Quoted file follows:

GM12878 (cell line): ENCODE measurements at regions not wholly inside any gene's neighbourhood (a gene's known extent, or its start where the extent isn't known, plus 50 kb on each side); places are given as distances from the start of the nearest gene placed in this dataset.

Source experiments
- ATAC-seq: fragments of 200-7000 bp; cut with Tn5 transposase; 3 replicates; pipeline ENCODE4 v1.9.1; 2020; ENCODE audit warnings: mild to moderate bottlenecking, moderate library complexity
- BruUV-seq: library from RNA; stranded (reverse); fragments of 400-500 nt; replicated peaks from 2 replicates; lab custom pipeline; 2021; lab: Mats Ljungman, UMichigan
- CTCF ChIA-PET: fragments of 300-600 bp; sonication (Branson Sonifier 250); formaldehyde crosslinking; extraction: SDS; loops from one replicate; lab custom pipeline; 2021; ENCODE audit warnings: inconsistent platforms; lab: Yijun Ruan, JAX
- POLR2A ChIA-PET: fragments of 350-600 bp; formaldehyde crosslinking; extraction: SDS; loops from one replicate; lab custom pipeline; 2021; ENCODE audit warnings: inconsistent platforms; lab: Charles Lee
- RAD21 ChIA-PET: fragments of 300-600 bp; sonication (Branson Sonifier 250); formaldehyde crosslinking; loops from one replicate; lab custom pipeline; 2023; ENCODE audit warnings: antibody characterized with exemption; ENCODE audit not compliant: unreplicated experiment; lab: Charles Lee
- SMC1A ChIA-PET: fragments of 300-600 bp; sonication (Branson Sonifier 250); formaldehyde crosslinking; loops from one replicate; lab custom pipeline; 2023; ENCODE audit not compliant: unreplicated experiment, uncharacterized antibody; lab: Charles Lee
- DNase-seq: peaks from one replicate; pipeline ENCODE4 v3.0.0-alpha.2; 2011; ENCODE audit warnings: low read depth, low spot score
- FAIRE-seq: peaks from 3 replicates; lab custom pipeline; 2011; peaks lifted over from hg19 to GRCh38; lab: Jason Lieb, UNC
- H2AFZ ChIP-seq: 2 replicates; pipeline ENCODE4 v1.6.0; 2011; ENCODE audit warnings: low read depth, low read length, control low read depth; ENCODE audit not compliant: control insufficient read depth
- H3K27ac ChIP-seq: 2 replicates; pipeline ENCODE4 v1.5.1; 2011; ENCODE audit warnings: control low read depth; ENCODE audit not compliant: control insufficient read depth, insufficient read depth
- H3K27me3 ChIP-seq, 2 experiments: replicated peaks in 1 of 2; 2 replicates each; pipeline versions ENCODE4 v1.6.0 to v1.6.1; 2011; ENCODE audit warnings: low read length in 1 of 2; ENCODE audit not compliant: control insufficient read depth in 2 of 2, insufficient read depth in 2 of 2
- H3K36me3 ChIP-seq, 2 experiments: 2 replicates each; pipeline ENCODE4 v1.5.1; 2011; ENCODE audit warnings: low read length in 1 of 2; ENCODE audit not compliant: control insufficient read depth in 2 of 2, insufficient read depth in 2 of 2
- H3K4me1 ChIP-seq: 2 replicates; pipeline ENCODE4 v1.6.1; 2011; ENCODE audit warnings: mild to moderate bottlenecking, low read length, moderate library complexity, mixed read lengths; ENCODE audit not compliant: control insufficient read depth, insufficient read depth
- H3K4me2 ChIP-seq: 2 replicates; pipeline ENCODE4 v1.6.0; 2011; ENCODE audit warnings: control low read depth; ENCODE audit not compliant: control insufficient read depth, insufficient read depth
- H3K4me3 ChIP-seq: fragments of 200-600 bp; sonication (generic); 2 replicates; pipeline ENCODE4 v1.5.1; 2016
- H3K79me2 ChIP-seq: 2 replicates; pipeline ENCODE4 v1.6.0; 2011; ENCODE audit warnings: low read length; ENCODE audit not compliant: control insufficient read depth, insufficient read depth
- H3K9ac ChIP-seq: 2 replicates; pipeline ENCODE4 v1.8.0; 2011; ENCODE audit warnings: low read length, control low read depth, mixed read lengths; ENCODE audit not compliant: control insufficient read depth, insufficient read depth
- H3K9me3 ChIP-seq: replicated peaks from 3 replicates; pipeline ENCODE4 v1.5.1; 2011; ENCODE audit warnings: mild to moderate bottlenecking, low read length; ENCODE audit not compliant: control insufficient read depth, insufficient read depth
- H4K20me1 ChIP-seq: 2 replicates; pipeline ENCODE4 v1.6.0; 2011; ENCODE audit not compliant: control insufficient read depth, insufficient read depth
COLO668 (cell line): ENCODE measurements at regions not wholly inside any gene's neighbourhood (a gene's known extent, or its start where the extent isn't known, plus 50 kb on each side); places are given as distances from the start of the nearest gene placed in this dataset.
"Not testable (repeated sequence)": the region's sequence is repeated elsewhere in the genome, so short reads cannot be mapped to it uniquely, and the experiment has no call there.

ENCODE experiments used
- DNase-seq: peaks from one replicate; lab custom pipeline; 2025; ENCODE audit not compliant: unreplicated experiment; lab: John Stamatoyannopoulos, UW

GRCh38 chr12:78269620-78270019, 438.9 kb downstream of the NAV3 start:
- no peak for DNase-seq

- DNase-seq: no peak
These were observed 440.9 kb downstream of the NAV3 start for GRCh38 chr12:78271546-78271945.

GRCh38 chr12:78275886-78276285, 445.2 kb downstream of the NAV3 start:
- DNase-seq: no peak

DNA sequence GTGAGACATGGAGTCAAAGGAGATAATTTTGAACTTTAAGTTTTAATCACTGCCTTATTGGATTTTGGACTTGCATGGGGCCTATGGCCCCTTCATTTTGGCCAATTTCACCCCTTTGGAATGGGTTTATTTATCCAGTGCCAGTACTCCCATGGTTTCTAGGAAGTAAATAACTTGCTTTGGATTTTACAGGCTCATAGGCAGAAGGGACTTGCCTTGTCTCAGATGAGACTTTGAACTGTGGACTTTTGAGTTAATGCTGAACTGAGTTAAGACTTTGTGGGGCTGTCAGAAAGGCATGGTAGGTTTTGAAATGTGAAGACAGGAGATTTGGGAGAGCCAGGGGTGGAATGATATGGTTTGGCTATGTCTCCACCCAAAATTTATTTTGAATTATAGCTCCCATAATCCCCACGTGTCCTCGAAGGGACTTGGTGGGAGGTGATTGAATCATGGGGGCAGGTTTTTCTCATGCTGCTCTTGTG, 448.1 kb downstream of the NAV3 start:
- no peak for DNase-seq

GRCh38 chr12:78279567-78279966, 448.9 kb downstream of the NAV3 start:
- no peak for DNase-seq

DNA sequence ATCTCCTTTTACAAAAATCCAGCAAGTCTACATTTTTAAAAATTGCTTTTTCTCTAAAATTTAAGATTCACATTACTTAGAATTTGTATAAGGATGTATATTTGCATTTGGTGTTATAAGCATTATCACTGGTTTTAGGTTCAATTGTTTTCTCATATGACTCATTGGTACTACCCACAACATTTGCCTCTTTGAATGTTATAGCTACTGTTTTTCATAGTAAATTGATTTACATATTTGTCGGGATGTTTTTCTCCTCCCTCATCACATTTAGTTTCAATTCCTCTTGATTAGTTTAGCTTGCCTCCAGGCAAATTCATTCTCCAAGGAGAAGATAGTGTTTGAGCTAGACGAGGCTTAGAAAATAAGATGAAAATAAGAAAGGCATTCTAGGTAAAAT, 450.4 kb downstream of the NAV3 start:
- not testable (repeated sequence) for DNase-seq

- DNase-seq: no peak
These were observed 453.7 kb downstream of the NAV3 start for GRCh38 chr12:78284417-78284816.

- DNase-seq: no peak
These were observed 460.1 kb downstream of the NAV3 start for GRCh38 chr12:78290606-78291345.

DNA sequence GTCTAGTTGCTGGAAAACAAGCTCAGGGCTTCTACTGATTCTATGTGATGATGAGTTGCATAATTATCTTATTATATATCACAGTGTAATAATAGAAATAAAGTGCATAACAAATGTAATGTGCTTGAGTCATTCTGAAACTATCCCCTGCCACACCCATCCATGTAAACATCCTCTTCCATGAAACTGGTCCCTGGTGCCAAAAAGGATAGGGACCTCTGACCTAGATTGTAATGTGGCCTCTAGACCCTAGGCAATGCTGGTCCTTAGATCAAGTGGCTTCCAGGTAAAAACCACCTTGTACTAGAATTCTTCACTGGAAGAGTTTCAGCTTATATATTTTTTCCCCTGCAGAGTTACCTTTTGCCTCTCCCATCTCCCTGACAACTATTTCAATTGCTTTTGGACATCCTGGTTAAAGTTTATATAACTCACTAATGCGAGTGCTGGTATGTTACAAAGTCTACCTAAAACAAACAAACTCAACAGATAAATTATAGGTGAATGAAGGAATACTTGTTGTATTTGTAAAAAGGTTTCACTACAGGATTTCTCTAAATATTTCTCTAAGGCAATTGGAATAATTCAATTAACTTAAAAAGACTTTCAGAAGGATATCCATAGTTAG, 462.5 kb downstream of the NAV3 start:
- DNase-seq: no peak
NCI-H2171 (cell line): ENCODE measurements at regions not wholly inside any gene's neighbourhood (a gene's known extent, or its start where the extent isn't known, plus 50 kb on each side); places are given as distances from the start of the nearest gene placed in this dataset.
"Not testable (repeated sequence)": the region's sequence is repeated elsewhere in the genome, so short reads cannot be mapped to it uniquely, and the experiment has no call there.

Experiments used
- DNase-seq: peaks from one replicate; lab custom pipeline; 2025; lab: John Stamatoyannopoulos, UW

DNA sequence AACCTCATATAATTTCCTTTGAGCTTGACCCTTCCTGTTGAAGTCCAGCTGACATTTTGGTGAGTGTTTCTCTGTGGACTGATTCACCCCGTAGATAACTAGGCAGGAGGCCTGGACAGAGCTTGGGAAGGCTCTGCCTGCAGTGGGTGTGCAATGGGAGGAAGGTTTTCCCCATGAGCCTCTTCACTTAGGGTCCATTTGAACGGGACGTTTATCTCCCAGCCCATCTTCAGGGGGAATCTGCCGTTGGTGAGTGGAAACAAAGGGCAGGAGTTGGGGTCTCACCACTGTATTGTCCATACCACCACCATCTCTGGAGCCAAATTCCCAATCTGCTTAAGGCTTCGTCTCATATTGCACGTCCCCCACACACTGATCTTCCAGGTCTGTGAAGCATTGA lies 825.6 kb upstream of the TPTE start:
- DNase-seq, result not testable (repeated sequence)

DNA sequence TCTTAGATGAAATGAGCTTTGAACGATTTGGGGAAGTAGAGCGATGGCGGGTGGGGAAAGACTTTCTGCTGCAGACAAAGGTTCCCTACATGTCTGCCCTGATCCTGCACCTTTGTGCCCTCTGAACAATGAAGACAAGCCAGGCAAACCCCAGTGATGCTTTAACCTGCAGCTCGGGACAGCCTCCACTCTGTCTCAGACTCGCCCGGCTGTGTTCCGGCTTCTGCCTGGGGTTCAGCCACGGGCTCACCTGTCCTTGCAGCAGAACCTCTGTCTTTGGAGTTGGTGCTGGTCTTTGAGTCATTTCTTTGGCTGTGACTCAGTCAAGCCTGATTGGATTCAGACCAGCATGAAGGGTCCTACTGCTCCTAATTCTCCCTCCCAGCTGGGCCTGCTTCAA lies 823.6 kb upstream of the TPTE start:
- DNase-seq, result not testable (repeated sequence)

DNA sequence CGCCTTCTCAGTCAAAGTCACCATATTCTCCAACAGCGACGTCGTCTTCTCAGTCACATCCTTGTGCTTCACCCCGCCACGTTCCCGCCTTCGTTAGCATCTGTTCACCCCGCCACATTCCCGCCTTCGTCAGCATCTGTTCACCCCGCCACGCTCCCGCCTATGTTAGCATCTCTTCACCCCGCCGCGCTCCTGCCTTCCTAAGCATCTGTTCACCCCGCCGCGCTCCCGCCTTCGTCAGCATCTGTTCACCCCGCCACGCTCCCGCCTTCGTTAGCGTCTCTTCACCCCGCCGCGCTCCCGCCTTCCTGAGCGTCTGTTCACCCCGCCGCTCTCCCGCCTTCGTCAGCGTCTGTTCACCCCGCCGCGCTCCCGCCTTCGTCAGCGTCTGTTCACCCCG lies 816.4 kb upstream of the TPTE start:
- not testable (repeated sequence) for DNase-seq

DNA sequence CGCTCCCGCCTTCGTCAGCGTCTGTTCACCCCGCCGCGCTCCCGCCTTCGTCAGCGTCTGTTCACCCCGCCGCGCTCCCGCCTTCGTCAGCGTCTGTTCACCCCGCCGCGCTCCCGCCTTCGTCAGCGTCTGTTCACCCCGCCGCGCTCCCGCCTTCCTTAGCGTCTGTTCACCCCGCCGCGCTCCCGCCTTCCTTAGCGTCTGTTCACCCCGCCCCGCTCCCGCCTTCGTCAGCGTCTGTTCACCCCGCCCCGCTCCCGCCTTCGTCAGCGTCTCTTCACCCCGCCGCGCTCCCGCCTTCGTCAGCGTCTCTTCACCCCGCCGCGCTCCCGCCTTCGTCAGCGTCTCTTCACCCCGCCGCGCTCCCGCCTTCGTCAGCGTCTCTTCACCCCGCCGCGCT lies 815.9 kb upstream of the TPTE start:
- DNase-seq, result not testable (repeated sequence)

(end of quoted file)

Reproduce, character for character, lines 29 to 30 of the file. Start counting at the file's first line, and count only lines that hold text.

These were observed 440.9 kb downstream of the NAV3 start for GRCh38 chr12:78271546-78271945.

GRCh38 chr12:78275886-78276285, 445.2 kb downstream of the NAV3 start: